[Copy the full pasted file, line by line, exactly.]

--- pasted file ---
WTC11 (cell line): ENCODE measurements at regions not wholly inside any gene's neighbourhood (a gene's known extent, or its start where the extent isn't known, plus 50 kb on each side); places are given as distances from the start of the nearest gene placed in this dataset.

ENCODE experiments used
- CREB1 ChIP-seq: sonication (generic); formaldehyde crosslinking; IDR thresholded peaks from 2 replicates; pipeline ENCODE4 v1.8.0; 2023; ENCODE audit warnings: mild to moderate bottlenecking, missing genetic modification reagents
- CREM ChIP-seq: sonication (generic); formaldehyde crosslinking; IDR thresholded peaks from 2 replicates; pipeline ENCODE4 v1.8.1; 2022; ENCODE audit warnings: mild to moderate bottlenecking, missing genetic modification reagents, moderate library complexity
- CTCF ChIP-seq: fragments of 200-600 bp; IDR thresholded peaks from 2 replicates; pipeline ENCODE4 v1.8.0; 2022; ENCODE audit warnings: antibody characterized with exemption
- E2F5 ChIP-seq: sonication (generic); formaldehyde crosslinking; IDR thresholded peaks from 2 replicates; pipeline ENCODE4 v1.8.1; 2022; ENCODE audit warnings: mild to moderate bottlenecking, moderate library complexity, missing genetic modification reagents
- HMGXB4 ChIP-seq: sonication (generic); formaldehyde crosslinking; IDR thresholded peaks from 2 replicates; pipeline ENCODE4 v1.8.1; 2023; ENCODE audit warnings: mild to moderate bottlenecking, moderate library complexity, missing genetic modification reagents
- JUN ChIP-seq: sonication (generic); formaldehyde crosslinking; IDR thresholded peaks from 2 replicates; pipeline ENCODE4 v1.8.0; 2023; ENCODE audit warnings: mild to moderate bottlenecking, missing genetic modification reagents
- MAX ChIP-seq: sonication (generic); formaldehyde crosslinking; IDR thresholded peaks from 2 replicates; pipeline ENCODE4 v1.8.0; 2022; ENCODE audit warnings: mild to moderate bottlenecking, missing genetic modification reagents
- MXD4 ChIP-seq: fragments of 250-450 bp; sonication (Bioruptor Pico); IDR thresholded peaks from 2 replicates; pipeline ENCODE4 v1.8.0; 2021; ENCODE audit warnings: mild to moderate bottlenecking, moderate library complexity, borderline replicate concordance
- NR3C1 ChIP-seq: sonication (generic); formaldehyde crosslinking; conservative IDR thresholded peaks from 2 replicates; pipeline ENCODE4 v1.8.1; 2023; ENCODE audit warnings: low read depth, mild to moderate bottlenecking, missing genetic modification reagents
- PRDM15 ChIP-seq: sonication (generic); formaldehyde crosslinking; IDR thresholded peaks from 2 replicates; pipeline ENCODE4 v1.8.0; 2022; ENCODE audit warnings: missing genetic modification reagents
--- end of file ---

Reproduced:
WTC11 (cell line): ENCODE measurements at regions not wholly inside any gene's neighbourhood (a gene's known extent, or its start where the extent isn't known, plus 50 kb on each side); places are given as distances from the start of the nearest gene placed in this dataset.

ENCODE experiments used
- CREB1 ChIP-seq: sonication (generic); formaldehyde crosslinking; IDR thresholded peaks from 2 replicates; pipeline ENCODE4 v1.8.0; 2023; ENCODE audit warnings: mild to moderate bottlenecking, missing genetic modification reagents
- CREM ChIP-seq: sonication (generic); formaldehyde crosslinking; IDR thresholded peaks from 2 replicates; pipeline ENCODE4 v1.8.1; 2022; ENCODE audit warnings: mild to moderate bottlenecking, missing genetic modification reagents, moderate library complexity
- CTCF ChIP-seq: fragments of 200-600 bp; IDR thresholded peaks from 2 replicates; pipeline ENCODE4 v1.8.0; 2022; ENCODE audit warnings: antibody characterized with exemption
- E2F5 ChIP-seq: sonication (generic); formaldehyde crosslinking; IDR thresholded peaks from 2 replicates; pipeline ENCODE4 v1.8.1; 2022; ENCODE audit warnings: mild to moderate bottlenecking, moderate library complexity, missing genetic modification reagents
- HMGXB4 ChIP-seq: sonication (generic); formaldehyde crosslinking; IDR thresholded peaks from 2 replicates; pipeline ENCODE4 v1.8.1; 2023; ENCODE audit warnings: mild to moderate bottlenecking, moderate library complexity, missing genetic modification reagents
- JUN ChIP-seq: sonication (generic); formaldehyde crosslinking; IDR thresholded peaks from 2 replicates; pipeline ENCODE4 v1.8.0; 2023; ENCODE audit warnings: mild to moderate bottlenecking, missing genetic modification reagents
- MAX ChIP-seq: sonication (generic); formaldehyde crosslinking; IDR thresholded peaks from 2 replicates; pipeline ENCODE4 v1.8.0; 2022; ENCODE audit warnings: mild to moderate bottlenecking, missing genetic modification reagents
- MXD4 ChIP-seq: fragments of 250-450 bp; sonication (Bioruptor Pico); IDR thresholded peaks from 2 replicates; pipeline ENCODE4 v1.8.0; 2021; ENCODE audit warnings: mild to moderate bottlenecking, moderate library complexity, borderline replicate concordance
- NR3C1 ChIP-seq: sonication (generic); formaldehyde crosslinking; conservative IDR thresholded peaks from 2 replicates; pipeline ENCODE4 v1.8.1; 2023; ENCODE audit warnings: low read depth, mild to moderate bottlenecking, missing genetic modification reagents
- PRDM15 ChIP-seq: sonication (generic); formaldehyde crosslinking; IDR thresholded peaks from 2 replicates; pipeline ENCODE4 v1.8.0; 2022; ENCODE audit warnings: missing genetic modification reagents